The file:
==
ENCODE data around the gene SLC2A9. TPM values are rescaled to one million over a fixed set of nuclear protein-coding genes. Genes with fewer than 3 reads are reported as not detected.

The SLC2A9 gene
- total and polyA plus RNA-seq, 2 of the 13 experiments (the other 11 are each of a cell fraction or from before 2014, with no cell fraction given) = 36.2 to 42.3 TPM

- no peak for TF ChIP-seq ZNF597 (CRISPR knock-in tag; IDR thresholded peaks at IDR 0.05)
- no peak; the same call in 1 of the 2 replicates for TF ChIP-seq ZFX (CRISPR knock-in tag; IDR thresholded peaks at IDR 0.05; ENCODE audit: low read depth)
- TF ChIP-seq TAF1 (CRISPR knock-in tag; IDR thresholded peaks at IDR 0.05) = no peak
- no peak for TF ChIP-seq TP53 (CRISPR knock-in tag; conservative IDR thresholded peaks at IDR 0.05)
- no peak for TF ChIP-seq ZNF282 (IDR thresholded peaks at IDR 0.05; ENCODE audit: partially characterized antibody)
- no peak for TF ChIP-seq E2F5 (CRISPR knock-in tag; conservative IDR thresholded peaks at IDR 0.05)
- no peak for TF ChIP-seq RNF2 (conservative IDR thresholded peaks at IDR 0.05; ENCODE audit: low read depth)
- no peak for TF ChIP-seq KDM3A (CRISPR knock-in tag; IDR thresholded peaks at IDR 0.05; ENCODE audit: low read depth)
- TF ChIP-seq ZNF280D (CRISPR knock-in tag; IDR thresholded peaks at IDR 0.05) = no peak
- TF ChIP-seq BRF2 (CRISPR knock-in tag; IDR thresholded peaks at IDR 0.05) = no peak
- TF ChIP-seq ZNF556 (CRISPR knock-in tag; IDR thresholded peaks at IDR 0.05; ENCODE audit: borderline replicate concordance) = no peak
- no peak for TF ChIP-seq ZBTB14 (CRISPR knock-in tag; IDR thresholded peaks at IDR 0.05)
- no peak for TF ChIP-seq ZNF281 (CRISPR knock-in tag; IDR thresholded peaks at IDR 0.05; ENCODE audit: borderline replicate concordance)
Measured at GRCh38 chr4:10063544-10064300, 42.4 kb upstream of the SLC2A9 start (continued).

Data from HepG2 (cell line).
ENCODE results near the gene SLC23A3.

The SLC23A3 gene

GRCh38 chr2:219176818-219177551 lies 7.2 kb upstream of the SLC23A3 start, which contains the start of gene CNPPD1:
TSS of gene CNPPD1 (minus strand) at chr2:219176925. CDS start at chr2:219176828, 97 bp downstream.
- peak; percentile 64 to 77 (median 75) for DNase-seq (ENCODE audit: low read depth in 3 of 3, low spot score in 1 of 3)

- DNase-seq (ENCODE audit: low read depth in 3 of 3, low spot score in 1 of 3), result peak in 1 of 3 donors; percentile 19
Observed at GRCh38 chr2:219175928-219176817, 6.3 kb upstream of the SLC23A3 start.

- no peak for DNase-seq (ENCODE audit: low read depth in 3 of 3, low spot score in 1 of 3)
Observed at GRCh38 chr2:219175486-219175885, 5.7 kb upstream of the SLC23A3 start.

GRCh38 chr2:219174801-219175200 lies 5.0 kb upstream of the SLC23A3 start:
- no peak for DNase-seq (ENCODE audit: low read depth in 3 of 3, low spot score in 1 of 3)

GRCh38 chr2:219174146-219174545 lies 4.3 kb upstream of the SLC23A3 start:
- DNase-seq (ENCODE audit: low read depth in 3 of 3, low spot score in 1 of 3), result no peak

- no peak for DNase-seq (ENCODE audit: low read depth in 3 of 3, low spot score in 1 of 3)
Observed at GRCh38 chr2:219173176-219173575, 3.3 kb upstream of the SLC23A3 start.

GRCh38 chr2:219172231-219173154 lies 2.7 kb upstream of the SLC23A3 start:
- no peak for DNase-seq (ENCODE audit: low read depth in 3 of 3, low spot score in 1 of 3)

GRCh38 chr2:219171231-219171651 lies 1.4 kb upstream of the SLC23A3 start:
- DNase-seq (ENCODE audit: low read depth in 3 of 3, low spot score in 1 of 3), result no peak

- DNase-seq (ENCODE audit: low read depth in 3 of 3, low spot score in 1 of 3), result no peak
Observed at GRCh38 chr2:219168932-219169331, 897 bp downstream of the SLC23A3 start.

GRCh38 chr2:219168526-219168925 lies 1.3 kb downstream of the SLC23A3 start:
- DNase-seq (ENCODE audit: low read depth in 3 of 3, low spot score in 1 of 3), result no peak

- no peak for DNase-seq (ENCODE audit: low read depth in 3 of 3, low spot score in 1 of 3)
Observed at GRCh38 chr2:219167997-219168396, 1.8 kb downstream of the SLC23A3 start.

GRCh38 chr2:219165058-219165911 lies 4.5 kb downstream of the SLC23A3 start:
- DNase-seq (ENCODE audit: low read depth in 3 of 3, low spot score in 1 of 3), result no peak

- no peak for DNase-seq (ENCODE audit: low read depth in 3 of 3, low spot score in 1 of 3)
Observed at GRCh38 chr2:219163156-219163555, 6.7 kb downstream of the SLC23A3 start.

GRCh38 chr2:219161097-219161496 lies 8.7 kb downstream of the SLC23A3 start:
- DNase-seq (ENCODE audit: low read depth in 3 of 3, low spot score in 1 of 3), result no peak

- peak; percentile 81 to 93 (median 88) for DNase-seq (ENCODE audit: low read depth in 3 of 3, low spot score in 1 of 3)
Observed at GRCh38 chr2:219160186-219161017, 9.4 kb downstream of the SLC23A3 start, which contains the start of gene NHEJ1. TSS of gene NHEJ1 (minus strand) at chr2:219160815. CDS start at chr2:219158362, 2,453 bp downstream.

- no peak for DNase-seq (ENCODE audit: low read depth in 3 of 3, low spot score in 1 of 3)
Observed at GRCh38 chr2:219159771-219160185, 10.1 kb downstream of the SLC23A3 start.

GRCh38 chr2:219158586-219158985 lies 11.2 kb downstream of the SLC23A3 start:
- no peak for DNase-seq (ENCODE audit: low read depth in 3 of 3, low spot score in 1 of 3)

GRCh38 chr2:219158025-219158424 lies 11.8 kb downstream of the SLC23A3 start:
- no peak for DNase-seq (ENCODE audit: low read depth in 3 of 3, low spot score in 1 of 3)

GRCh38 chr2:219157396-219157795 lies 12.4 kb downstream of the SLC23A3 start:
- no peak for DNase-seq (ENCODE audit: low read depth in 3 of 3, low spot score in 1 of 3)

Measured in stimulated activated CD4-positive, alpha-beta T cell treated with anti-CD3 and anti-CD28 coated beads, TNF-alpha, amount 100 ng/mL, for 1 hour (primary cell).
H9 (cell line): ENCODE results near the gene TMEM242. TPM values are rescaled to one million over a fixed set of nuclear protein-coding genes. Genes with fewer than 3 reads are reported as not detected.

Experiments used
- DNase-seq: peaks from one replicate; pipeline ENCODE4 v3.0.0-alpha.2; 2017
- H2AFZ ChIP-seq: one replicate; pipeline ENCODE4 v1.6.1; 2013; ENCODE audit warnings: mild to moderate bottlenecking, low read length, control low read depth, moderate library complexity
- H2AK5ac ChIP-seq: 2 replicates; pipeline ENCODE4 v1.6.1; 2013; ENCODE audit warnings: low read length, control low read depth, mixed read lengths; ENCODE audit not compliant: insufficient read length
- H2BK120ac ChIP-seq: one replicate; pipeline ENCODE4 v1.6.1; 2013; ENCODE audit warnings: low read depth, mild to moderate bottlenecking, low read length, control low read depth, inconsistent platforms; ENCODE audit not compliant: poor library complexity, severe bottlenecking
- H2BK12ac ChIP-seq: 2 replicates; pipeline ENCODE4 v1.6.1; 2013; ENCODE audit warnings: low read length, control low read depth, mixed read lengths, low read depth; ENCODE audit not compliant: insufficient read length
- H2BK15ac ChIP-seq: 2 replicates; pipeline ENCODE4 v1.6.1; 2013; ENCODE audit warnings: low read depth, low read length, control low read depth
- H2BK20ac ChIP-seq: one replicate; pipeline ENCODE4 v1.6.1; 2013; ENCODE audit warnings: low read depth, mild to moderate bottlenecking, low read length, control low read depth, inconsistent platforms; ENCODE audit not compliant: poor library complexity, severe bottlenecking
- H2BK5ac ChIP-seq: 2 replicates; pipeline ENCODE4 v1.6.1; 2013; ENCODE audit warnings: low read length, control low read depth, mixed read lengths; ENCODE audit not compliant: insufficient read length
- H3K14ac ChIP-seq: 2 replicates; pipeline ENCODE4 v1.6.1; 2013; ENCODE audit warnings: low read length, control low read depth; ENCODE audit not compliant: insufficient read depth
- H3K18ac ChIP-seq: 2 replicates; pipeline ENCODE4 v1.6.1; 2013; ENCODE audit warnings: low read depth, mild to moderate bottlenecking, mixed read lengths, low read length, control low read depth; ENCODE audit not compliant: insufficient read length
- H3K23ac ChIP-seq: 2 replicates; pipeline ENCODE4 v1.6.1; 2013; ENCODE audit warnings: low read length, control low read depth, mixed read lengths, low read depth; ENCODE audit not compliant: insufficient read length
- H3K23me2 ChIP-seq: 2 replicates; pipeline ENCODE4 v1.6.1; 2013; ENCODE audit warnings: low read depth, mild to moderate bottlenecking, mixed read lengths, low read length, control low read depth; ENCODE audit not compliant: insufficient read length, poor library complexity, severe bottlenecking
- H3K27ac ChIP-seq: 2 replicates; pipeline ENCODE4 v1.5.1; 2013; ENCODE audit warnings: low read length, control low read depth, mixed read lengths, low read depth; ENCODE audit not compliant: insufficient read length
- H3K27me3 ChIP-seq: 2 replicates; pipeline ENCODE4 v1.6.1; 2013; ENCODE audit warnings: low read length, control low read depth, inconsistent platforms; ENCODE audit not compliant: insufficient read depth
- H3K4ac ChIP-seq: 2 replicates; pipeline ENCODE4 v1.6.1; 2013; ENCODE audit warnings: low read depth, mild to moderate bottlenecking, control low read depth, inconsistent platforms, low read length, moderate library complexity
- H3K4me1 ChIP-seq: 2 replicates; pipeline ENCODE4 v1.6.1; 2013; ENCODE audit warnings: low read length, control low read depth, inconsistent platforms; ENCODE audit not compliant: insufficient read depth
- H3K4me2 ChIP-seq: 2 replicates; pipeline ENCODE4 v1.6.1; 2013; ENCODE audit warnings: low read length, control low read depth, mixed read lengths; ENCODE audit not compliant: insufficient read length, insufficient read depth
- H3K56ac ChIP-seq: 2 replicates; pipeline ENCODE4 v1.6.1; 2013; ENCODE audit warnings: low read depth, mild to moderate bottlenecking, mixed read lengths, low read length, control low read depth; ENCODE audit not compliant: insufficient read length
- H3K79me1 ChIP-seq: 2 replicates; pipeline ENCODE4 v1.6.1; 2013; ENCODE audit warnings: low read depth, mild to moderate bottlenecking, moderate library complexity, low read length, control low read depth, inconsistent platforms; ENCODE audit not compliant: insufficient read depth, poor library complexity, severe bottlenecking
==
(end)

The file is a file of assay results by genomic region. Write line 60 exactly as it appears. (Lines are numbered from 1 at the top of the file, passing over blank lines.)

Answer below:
Measured in stimulated activated CD4-positive, alpha-beta T cell treated with anti-CD3 and anti-CD28 coated beads, TNF-alpha, amount 100 ng/mL, for 1 hour (primary cell).